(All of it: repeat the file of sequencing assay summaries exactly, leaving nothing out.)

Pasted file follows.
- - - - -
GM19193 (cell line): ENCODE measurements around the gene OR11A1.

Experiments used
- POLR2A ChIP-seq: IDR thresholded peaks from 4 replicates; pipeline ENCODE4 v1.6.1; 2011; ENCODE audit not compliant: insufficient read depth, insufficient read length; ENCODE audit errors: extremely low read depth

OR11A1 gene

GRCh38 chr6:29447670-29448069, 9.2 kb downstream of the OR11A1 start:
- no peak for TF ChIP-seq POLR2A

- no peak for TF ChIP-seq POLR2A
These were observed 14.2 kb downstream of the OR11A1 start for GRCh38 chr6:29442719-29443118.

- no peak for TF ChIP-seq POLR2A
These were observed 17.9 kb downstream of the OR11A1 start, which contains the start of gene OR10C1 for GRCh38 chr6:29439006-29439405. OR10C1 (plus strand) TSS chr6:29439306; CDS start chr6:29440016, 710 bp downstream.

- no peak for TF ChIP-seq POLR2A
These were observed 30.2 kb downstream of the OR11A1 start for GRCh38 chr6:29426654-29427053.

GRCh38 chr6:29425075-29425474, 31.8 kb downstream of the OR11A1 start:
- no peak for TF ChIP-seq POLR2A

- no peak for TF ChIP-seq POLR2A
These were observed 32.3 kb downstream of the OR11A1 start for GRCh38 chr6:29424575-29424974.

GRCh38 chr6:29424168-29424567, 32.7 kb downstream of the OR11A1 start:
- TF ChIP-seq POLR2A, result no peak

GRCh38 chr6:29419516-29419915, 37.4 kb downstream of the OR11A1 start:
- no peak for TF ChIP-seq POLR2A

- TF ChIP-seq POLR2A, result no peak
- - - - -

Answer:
GM19193 (cell line): ENCODE measurements around the gene OR11A1.

Experiments used
- POLR2A ChIP-seq: IDR thresholded peaks from 4 replicates; pipeline ENCODE4 v1.6.1; 2011; ENCODE audit not compliant: insufficient read depth, insufficient read length; ENCODE audit errors: extremely low read depth

OR11A1 gene

GRCh38 chr6:29447670-29448069, 9.2 kb downstream of the OR11A1 start:
- no peak for TF ChIP-seq POLR2A

- no peak for TF ChIP-seq POLR2A
These were observed 14.2 kb downstream of the OR11A1 start for GRCh38 chr6:29442719-29443118.

- no peak for TF ChIP-seq POLR2A
These were observed 17.9 kb downstream of the OR11A1 start, which contains the start of gene OR10C1 for GRCh38 chr6:29439006-29439405. OR10C1 (plus strand) TSS chr6:29439306; CDS start chr6:29440016, 710 bp downstream.

- no peak for TF ChIP-seq POLR2A
These were observed 30.2 kb downstream of the OR11A1 start for GRCh38 chr6:29426654-29427053.

GRCh38 chr6:29425075-29425474, 31.8 kb downstream of the OR11A1 start:
- no peak for TF ChIP-seq POLR2A

- no peak for TF ChIP-seq POLR2A
These were observed 32.3 kb downstream of the OR11A1 start for GRCh38 chr6:29424575-29424974.

GRCh38 chr6:29424168-29424567, 32.7 kb downstream of the OR11A1 start:
- TF ChIP-seq POLR2A, result no peak

GRCh38 chr6:29419516-29419915, 37.4 kb downstream of the OR11A1 start:
- no peak for TF ChIP-seq POLR2A

- TF ChIP-seq POLR2A, result no peak